To ensure the financial viability of self-funded health plans, employers can take the following steps, according to Hub International employee benefits financial analytics and actuarial team.

  • Make necessary amendments in the plan document: Employers planning to cover the associated cost of testing for COVID-19 need to do this quickly. This is because most stop loss insurers are agreeing to such plan changes without any impact on their contracted premiums or attachment factors.
  • Consider including telemedicine: This will help reduce the virus transmission risk and drive cost savings.
  • Do not stop amassing funds: There could be a sudden increase in healthcare costs when the demand for care increases.
  • Do not reduce your Claims Reserve or use it for capital expenditures if possible: Any cost savings gained due to prioritization of treating the virus over routine/non-emergency care will ultimately be paid by the plan (and this could cost more when it does).

Other strategies experts suggest are:

  • Make the best use of technology: This will help workers seek, manage, and receive healthcare via the internet. Telehealth, which is witnessing increasing demand as a practical healthcare solution, is especially beneficial for workers with chronic conditions that need continuous monitoring. Employers could work with their payers to ensure continued coverage of telehealth for their employees. Employers should also choose healthcare solutions that can ensure better health and improve productivity, attendance and quality of life for their employees and are cost-effective.
  • Partner more closely with doctors and hospitals: Employers can offer their industry-specific expertise to enable hospitals and other healthcare facilities to practice safer, more efficient, patient-friendly and cost-effective care. Employers can choose to serve on community advisories or governance boards of health systems and thereby better understand and improve the care their employees and their families receive.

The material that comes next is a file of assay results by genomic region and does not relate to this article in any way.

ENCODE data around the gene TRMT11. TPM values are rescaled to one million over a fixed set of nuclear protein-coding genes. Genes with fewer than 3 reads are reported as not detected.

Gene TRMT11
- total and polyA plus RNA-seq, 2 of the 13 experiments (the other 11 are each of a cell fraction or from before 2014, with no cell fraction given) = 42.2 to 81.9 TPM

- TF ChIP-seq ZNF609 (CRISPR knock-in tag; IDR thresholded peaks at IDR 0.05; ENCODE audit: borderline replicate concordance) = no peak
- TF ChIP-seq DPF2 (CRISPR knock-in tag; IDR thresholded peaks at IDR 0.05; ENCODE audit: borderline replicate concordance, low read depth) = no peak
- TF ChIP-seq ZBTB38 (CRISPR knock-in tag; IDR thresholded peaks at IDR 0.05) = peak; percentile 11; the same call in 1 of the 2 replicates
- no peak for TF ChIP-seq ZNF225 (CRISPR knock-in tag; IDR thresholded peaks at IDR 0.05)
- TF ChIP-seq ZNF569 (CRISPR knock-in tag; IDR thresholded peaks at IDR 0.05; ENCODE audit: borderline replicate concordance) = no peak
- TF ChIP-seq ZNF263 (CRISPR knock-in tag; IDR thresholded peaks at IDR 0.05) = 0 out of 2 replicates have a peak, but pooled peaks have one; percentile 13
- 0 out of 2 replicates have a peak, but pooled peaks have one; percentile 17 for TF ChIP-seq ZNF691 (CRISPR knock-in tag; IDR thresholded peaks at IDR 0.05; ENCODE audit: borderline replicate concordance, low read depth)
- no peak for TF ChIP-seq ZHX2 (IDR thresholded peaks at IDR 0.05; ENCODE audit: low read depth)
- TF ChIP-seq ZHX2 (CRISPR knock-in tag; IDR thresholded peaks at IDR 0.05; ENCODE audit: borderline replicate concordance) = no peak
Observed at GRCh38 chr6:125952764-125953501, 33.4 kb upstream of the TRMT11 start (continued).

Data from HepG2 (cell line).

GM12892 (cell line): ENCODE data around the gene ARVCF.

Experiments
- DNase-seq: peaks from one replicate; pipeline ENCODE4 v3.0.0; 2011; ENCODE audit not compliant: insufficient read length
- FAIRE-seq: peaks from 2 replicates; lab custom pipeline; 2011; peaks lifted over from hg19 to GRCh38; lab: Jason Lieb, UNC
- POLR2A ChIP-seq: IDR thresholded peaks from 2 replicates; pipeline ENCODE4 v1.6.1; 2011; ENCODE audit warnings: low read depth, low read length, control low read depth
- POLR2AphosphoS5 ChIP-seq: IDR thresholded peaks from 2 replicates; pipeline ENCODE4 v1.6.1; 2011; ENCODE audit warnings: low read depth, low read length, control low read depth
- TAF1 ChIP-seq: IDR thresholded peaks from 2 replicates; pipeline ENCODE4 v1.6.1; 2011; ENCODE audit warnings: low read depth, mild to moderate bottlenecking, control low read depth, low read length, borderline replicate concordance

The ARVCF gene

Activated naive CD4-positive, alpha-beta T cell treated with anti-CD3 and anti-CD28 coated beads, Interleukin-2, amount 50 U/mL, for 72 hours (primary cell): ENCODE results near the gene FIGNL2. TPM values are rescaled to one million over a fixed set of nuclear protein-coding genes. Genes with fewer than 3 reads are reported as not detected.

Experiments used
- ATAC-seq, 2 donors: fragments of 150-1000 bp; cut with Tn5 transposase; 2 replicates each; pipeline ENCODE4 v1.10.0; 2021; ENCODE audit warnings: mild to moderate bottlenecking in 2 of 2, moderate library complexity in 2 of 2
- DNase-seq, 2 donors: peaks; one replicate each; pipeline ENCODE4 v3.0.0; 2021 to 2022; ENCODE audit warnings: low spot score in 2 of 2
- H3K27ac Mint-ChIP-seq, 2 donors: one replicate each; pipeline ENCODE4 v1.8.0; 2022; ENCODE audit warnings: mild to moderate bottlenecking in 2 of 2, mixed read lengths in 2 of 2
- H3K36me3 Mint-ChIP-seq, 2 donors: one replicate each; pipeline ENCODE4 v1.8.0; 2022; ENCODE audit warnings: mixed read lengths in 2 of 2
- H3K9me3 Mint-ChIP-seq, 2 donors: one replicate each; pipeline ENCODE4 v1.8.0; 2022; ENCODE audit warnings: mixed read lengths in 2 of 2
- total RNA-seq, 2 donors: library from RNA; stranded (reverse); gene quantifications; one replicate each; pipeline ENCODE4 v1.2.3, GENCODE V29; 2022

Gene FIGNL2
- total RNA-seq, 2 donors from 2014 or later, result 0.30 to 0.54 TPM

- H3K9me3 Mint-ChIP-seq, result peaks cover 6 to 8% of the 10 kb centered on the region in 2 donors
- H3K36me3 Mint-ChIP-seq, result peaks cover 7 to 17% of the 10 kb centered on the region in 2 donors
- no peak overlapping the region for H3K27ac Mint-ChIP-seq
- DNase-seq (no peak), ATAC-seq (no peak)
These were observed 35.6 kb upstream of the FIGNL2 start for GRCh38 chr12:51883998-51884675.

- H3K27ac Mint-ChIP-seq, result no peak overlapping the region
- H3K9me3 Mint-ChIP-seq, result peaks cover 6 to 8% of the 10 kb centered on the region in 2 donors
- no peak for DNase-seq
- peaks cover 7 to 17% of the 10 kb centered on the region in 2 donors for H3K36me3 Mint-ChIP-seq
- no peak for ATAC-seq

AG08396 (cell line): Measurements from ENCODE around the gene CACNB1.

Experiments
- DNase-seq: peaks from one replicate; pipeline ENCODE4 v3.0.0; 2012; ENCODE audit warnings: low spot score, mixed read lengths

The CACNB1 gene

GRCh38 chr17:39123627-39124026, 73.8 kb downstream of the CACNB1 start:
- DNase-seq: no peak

With the prevailing uncertainty about the future, it is the onus of employers to act decisively. This is a great opportunity to educate employees regarding the value of preventative care – in other words, the long-term savings and value ensured by preventative care as a result of reduced healthcare costs and increasing peace of mind. The pandemic has taught everyone the need to plan for the unexpected. As a company providing chart review for workers’ compensation attorneys, we fully understand that there is always the chance for things to go completely out of control. However, employers can consider educating and empowering their employees to save for healthcare costs for now and beyond. Employers can partner with healthcare providers putting across their thoughts on high quality and low-cost care. They can leverage telehealth and virtual care solutions to achieve the objectives of superior quality healthcare at low-cost, and thereby enable their employees to better face the challenges posed by crises such as COVID-19.